When we were kids, we were told to wish for things. Imagine it, pray for it – and it might be so. At the genie’s whim, of course.
New cars work a lot like that. You have very little physical control over its workings.
Instead you have wireless control.
Which really means: The computer controls the workings of your car.
For example, “drive by wire,” which almost all new cars have and most cars made during the past five years or so, too. Instead of a physical cable connecting the gas pedal to the throttle, it’s all done electronically – by wire.
Actually, by sensors.
You push down on the gas pedal and the system uses these sensors to register the depression of the pedal and the computer signals the throttle to open to the appropriate degree.
This is done for several reasons, among them packaging. During the car’s assembly, it is easier to just plug things in rather than have to manually install and adjust a cable. No need to feed a cable through the firewall, then hook one end to a throttle arm and the other end to the gas pedal.
It also eliminates production variances; the possibility of one car’s accelerator pedal feel having slightly different feel than another identical car – same year/model/make – because the throttle tension of car “a” was adjusted a bit looser or a bit tighter than the cable of car “b” right behind it on the assembly line.
The car manufacturers operate on the same principle as McDonald’s. A Bic Mac ought to taste exactly the same, whether you’re eating one at a restaurant in New York – or LA.
The downside – when it comes to drive by wire – is you’ve just made a simple thing very complex – and also something that can’t easily be fixed by the side of the road (unlike a snapped throttle cable).
Also, the drivetrain is now much less under your control. The computer decides how much throttle will be allowed and can (and does) back off or even shut off the throttle, for various reasons, none of which you get any say in.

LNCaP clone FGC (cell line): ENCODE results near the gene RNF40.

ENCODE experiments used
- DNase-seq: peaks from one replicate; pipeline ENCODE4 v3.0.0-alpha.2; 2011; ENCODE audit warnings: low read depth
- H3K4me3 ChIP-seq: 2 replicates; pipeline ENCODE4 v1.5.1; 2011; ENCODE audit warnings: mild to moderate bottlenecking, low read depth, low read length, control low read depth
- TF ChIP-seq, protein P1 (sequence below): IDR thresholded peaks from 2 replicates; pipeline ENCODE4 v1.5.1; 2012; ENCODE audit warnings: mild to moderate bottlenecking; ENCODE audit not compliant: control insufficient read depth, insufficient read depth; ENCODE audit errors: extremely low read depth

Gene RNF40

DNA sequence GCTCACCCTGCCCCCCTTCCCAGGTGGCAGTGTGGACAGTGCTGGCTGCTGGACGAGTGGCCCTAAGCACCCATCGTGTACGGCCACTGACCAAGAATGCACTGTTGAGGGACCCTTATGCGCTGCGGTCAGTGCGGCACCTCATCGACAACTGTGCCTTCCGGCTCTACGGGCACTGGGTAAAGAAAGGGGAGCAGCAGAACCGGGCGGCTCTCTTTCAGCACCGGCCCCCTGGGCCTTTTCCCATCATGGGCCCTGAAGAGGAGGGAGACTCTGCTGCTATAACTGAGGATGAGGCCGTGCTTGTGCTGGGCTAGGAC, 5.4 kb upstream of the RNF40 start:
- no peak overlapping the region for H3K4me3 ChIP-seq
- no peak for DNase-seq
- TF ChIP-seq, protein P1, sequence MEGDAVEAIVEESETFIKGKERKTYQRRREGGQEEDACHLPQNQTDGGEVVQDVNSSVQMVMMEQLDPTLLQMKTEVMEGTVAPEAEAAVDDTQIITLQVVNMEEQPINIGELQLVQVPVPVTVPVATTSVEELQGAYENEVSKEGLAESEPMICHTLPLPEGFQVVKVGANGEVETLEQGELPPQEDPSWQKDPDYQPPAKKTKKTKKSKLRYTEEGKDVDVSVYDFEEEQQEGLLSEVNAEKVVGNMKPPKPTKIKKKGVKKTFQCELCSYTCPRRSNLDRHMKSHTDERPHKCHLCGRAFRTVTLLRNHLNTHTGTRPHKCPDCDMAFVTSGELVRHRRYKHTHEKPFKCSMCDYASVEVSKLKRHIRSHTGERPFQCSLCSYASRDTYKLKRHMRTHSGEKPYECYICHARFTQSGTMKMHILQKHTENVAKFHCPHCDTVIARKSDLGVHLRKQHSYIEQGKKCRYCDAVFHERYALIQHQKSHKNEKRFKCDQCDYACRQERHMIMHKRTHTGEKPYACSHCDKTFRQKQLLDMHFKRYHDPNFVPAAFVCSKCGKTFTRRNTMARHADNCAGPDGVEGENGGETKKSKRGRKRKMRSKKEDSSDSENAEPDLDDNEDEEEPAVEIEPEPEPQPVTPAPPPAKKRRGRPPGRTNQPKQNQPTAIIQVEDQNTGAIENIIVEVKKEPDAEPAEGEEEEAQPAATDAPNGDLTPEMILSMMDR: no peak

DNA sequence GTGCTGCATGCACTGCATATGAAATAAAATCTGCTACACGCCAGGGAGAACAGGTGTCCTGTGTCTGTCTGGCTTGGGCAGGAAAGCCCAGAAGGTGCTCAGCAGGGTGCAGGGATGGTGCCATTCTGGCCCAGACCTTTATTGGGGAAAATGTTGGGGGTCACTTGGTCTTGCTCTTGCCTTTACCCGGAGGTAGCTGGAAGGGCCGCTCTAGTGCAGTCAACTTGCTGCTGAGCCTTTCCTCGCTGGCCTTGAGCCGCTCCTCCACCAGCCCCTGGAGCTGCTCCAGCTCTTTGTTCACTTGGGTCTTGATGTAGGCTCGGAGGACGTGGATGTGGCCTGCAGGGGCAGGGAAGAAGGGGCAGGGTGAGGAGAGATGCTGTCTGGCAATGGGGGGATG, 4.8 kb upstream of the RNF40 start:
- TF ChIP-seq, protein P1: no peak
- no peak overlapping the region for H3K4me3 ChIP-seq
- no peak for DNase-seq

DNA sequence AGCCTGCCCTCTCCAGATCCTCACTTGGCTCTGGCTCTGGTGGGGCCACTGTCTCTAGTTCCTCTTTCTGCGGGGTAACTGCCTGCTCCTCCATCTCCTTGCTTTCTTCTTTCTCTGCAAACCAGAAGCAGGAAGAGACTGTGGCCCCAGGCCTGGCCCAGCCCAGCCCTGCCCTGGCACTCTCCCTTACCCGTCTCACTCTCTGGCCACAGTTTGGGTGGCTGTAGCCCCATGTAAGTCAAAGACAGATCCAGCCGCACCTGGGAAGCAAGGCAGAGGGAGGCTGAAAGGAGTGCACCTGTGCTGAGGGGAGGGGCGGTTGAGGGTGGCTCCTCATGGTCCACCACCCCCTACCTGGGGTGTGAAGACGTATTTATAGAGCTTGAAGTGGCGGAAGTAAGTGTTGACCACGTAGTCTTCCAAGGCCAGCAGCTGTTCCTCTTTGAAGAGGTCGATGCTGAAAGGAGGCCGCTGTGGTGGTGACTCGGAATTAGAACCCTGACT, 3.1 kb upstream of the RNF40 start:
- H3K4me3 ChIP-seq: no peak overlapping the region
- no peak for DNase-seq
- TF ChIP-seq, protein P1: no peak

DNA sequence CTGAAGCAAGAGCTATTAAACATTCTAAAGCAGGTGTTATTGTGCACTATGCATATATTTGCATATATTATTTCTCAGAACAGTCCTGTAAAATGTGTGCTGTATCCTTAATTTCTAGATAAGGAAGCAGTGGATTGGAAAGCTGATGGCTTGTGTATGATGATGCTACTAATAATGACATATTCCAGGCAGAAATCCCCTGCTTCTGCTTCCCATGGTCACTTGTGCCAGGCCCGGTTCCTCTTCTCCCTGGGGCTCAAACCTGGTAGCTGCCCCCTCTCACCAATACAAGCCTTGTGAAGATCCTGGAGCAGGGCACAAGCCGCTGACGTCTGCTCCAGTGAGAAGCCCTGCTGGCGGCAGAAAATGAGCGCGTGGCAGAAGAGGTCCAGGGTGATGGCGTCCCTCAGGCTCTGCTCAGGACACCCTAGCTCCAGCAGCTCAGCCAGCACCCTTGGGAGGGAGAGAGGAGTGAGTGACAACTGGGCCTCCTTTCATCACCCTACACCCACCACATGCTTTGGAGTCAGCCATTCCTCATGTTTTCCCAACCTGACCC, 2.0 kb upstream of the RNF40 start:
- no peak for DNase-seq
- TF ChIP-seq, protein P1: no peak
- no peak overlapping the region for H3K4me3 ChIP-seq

Or the other thing (wait).
It also takes time – perhaps only fractions of a second – for the computer to interpret data and then trigger a response to it. This is why some new cars are afflicted by a kind of turbo lag, except it’s not caused by the turbo. You floor the gas and – for a noticeable fraction of a moment – nothing happens. It is during this fraction of a moment that the computer is deciding how much to open the throttle and then commanding it to do so.
A physical throttle cable delivers instant response (assuming no actual turbo lag). You are in full control of how much the throttle opens – and when.
Problems are also easy to identify – and cheap to fix. The cable is either connected and tensioned correctly or not. You can see (and feel) it. If you need to replace it, all you need is a cable – and even stealerships can only charge so much for a cable.
Or, make one. Rig one. See earlier point about by-the-side-of-the-road repairs. Very doable with a cable.
With drive-by-wire, you’re dealing with inscrutable (and several) electronic components, all of which require special tools and abilities to deal with, can’t be rigged or made and which you will pay the stealership a pile of money to replace, if that needs to be done. Meanwhile, you are stuck by the side of the road.